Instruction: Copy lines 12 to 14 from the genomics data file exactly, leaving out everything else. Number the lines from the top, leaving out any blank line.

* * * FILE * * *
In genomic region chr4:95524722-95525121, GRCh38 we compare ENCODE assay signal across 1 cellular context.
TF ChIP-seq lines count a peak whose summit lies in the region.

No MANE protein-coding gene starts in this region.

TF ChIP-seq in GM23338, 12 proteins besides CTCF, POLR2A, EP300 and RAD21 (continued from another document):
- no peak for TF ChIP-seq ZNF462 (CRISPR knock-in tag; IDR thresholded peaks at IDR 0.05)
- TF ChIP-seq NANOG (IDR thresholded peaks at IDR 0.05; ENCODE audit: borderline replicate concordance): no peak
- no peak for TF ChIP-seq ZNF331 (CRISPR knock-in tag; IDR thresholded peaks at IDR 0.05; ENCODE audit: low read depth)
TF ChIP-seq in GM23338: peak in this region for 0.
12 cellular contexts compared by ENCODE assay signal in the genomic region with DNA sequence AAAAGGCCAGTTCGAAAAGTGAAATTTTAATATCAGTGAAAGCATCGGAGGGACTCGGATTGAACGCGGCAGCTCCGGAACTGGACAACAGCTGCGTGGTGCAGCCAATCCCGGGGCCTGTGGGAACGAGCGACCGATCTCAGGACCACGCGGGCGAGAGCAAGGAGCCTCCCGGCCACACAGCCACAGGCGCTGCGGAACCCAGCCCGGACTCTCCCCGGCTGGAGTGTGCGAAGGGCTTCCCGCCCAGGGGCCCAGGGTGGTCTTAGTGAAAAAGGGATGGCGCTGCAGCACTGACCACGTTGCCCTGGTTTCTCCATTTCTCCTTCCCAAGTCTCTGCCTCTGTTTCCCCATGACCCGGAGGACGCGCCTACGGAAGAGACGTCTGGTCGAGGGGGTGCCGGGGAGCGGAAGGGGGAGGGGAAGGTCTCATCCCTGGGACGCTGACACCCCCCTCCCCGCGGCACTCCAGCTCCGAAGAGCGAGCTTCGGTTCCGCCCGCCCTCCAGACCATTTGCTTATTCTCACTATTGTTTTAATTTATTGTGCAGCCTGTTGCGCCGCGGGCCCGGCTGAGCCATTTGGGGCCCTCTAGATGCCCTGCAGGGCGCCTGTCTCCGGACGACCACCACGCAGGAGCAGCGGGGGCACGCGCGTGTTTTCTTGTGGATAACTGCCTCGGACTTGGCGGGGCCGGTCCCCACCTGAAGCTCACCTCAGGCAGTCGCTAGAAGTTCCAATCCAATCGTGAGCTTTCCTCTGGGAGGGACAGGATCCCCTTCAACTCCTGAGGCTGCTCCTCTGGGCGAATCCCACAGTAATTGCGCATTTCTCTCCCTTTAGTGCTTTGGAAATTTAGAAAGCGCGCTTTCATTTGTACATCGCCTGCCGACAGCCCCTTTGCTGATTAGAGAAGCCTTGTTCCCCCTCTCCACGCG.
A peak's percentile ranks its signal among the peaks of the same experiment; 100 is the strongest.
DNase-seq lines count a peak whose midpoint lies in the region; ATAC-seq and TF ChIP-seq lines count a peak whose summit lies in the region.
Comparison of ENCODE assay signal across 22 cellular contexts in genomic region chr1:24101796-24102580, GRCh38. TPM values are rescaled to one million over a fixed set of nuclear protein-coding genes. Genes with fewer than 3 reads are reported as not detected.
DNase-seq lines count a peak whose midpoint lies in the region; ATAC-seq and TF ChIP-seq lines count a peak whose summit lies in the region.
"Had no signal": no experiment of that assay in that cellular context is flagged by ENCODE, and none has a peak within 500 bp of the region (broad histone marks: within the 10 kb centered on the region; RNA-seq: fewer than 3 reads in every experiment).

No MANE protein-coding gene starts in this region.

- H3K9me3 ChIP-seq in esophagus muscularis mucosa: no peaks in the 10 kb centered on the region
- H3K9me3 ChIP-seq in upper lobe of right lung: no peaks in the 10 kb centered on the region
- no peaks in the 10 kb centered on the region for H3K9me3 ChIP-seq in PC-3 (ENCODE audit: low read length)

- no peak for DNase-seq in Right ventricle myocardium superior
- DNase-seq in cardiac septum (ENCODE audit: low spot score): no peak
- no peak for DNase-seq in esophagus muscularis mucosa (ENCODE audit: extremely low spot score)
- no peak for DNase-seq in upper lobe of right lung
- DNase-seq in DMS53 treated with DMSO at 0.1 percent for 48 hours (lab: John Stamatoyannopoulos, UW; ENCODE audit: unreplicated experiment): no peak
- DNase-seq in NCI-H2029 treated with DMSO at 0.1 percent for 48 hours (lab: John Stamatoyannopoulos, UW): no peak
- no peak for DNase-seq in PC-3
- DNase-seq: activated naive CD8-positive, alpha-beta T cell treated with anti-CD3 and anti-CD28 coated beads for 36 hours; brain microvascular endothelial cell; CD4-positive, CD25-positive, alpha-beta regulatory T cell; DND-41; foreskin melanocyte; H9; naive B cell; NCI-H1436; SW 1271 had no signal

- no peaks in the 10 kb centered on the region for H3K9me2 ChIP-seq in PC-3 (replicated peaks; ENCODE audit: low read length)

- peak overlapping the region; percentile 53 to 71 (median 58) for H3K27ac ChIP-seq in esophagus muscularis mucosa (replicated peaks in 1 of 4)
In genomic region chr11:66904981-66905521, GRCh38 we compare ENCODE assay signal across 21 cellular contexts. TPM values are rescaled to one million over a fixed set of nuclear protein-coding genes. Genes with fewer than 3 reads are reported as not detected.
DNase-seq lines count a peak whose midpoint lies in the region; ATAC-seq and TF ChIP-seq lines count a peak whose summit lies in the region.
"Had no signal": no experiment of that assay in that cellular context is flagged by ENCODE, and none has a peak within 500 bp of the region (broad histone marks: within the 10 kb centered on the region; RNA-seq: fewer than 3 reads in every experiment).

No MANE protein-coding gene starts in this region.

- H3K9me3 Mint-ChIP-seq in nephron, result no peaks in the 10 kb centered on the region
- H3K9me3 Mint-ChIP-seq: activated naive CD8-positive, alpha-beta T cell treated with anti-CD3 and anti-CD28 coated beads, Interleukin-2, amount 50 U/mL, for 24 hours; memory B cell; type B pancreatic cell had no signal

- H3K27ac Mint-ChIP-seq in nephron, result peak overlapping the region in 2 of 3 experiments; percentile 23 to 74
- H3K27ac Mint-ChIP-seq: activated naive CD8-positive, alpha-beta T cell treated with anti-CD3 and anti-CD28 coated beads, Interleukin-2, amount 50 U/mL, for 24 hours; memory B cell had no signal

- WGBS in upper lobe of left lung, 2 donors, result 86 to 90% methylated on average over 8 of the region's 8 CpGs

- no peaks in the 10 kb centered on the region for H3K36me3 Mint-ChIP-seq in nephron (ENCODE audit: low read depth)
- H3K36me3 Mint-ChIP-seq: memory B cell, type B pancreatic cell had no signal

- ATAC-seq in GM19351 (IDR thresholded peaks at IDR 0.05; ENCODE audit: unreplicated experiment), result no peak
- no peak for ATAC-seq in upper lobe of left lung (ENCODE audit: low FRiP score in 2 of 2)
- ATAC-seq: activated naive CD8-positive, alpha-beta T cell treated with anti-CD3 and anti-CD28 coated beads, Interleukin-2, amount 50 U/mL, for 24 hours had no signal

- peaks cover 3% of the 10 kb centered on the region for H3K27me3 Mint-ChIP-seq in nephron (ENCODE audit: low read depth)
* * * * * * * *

Comparison of ENCODE assay signal across 22 cellular contexts in genomic region chr1:24101796-24102580, GRCh38. TPM values are rescaled to one million over a fixed set of nuclear protein-coding genes. Genes with fewer than 3 reads are reported as not detected.
DNase-seq lines count a peak whose midpoint lies in the region; ATAC-seq and TF ChIP-seq lines count a peak whose summit lies in the region.
"Had no signal": no experiment of that assay in that cellular context is flagged by ENCODE, and none has a peak within 500 bp of the region (broad histone marks: within the 10 kb centered on the region; RNA-seq: fewer than 3 reads in every experiment).